Michael Dodson in Reviews in History:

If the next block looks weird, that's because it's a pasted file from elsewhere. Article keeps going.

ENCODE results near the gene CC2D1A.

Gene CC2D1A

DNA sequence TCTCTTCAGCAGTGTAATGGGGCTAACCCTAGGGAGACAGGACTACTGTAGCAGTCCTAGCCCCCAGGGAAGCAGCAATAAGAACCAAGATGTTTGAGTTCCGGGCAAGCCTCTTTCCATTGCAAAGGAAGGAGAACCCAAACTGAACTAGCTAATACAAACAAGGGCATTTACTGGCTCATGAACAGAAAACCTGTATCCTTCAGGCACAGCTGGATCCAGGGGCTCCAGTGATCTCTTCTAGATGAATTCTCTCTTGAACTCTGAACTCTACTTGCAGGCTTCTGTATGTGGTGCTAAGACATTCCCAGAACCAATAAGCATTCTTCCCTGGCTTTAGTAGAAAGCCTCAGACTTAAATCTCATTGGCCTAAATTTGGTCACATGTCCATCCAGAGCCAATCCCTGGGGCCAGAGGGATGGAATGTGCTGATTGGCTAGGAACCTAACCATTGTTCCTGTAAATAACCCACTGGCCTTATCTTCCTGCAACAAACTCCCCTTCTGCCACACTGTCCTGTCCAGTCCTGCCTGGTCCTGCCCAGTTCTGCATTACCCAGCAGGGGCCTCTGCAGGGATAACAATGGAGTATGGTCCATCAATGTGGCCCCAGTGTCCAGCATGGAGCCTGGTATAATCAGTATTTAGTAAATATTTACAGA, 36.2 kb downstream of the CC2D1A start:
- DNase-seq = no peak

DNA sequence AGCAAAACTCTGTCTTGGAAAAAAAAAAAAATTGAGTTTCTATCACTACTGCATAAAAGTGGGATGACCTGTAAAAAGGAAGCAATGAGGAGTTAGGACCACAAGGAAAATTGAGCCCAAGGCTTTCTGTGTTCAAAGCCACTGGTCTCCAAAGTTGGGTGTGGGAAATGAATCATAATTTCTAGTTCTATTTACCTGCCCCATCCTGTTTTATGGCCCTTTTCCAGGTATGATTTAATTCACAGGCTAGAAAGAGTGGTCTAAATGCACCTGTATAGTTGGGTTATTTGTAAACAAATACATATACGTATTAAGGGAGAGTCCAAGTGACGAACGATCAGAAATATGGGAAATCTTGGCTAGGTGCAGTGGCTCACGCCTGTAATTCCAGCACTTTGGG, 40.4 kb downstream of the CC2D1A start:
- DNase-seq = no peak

Dirks principal argument in Scandal is two-fold. First, he asserts that to say ‘empire was a scandal’ is to tell only part of the story, for scandal was not incidental to British imperialism (or, for that matter, was not to be associated with only a few individuals), but rather scandal was central to empire, as it ultimately served as the ‘crucible in which both imperial and capitalist expansion was forged’ (p. 8). Moreover, through the ‘moral spectacle’ of the impeachment trial, this public addressing of scandal helped to convert Britain’s presence in India to a perception of legitimate sovereignty, producing the conditions for empire’s success and ‘its transformation into a patriotic enterprise’ (p. 125). Thus, Dirks argues, from the 1790s onwards, thanks in large part to Edmund Burke’s machinations, scandal was no longer to be associated with British imperial rule, but with Indian socio-cultural forms (sati, thagi, female infanticide, etc.). Second, Dirks asserts that scandal, so central to imperial beginnings, has very often ‘been either laundered or converted into narratives of imperial, nationalist, and capitalist triumph’ (p. 25). In other words, Dirks argues that ‘scandal’, in itself, has largely been absent from the multitude of historical accounts written about the Company’s expansion in India (here he invokes, not for the first time in his work, John Seeley’s 1883 claim that empire was acquired in a ‘fit of absence of mind’ as his genre-defining historiographical foe). Dirks seeks unambiguously to reassert the connection.